Instructions for writing a story for a small child, as a gift.
First, consider the child.
Is it small and sticky, or tall and clumsy? Does it prefer pickles, or ice cream? Pants or sequins? Measure it: first, from top to bottom, second, from belly button around to belly button. Is said belly button an innie, or an outie? If an innie, how deep? Does the child commune with other creatures? Real or imagined? What are these creatures’ names, ages, habits of mind?
Second, secure materials. Paper, scissors, glue are essential. You may steal them from the child in question, and return them later by express post. Most children are delighted by things that come in the post. As are adults. And foxes. Stamps, stickers, leaves, dirt, pencil shavings are all useful equipment. Bubbles are good, though temperamental. Writing in the bath will soften the blow. Writing at a table, while definitely unusual, will steady your hand. Useful if you are inclined to wobble. The best place to begin is in the garden. Take the first turn to the left and go on from there. Go around that thing in the corner. Sorry about that: we have been meaning to get some burly fellows in and have it removed. [We accept no liability for injuries incurred whilst writing].
Consider what form the story should take. Roundness is good. Anything resembling a cake, or an animal small enough to be held in a hand or on a lap, will delight the average child. But who cares about them? A story in the form of a bird will entertain most. Stories in the form of elephants, while dangerous, are beloved. Stories in the form of a bottle are, in equal parts, involving and endlessly peculiar.
Now, here is the difficult part. Remember that this story is not about you, or for you, or for the injured child you remember yourself once being. Or even for the secure, happy, loved creature you were. Or the child you wish the child you are making this gift for really was: better, brighter, prettier, smarter or kinder.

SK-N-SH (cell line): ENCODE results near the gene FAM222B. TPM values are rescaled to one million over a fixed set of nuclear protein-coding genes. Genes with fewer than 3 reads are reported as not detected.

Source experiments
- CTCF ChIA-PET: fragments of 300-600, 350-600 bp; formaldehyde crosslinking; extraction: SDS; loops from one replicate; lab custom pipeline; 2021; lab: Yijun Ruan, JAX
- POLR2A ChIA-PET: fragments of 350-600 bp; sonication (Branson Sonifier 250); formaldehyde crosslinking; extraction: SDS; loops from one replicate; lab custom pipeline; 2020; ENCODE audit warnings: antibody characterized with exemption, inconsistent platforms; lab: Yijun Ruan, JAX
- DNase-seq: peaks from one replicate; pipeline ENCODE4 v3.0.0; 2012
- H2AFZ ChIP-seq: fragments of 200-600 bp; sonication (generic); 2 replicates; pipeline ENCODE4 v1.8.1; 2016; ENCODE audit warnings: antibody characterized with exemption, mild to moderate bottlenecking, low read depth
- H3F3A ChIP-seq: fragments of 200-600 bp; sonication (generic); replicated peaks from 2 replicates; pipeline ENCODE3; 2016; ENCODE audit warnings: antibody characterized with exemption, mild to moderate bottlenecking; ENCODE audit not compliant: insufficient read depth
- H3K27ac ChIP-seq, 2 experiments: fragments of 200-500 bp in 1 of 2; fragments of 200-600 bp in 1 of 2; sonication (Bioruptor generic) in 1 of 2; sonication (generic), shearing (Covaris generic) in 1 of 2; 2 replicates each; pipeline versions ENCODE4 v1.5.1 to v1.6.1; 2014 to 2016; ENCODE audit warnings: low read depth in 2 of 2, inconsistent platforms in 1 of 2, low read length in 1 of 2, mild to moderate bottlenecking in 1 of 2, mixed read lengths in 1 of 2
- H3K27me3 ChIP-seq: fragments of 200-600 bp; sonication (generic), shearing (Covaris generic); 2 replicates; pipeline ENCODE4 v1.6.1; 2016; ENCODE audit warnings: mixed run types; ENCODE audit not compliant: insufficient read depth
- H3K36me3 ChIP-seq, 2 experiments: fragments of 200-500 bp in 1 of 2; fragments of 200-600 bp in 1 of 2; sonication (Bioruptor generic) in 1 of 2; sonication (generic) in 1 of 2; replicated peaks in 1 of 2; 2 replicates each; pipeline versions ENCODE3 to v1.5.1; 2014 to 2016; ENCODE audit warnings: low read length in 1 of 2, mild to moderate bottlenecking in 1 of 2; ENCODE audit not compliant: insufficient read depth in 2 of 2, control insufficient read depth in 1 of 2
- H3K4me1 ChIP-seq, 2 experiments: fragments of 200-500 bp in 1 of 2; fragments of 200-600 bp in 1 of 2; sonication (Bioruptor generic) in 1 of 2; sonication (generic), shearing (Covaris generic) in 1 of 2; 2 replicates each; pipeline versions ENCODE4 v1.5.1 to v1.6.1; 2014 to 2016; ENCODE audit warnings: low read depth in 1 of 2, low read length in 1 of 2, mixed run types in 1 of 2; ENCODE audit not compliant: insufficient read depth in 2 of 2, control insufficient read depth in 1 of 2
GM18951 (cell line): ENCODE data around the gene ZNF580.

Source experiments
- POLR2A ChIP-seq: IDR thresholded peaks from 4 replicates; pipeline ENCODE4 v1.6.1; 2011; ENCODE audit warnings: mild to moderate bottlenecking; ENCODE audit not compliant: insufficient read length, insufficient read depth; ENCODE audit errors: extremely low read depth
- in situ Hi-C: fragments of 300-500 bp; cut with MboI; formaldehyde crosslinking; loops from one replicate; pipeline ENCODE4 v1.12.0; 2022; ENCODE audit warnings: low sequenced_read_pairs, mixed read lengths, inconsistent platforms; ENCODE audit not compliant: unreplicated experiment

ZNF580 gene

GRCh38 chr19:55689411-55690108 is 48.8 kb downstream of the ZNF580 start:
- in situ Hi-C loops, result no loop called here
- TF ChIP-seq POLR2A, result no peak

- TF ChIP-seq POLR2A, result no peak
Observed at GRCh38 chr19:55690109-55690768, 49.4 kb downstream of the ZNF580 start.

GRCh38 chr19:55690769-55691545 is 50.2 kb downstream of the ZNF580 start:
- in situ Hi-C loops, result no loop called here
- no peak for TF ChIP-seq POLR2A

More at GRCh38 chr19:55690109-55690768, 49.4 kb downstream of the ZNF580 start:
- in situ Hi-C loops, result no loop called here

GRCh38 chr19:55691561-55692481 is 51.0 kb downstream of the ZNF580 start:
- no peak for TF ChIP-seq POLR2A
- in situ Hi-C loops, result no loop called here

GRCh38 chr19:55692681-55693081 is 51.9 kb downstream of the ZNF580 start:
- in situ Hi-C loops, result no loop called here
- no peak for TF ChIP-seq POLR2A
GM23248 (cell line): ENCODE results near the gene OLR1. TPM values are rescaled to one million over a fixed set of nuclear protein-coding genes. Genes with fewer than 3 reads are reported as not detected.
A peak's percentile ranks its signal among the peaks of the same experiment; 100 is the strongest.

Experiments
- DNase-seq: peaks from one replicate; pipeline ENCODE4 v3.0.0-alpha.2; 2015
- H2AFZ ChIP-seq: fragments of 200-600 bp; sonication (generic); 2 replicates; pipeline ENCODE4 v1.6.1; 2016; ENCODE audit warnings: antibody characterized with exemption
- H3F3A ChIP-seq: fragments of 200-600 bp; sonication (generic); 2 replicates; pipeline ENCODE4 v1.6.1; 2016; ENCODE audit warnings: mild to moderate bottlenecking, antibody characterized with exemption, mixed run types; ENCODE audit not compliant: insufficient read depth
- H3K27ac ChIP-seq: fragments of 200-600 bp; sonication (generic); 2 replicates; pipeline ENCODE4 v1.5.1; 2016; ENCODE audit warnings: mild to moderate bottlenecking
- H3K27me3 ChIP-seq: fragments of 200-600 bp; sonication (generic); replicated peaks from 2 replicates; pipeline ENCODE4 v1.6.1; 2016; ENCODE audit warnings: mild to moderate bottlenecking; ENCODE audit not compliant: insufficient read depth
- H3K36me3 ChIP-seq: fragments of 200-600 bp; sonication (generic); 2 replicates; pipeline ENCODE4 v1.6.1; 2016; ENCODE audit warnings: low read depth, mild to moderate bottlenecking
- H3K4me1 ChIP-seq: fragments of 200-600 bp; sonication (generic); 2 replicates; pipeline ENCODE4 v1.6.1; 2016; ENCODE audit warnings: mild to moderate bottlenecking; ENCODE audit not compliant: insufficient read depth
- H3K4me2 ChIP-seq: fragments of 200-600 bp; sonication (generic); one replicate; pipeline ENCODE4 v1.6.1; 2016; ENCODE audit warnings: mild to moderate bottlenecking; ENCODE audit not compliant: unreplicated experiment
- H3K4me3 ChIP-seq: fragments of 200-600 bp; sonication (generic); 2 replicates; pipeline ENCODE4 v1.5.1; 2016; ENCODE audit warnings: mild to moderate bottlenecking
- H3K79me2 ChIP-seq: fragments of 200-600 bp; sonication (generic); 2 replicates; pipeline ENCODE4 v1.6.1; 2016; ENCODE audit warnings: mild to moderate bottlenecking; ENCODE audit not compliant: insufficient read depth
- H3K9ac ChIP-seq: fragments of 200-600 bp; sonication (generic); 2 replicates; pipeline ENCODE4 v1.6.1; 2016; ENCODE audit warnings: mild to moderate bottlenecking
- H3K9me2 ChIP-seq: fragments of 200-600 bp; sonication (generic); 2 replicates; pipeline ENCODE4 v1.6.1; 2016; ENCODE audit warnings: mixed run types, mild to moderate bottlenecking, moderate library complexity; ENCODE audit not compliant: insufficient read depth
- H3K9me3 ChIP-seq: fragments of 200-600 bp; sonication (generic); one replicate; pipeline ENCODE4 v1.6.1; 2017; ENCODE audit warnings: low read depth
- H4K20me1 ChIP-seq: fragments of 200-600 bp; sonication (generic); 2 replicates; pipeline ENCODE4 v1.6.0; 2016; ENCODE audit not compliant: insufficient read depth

This story is a gift. For a true child. All horns and drool and spit and teeth.
A gift is a thing you give away. The best gifts are things drawn out from deep inside the soul of the person to whom they are given. They are like beautiful photographs taken of the recipient while they were sleeping. A true gift is something you always needed, even if you never knew it existed.
Consider the child. Picture the child in its room, on the floor perhaps, lying on a rug in the sunshine. Loose and happy as a hot-limbed cat. Look at the book spread over its sleeping belly. One hand lies protectively on the cover. Or perhaps the book is underneath the child. Perhaps the child is sleeping on top of the book, in order to secure the book to the world. The pages are broken and dog-eared. The spine of the book is broken. Its back is bent.
Don’t be concerned. The book you can see is not the real book. All of the book you must write is inside the child. The pages spread over the child’s belly are just the shell in which it was once contained.
Lie down on the rug, spread the sunshine over yourself. Let it dig itself into your bones. Let the sunshine eat you. This is not as painful as you think. When you are completely dissolved – when you have become those little spots of drifting *stuff* you see when you close your eyes and look into the sun – you will feel the story come into your arms.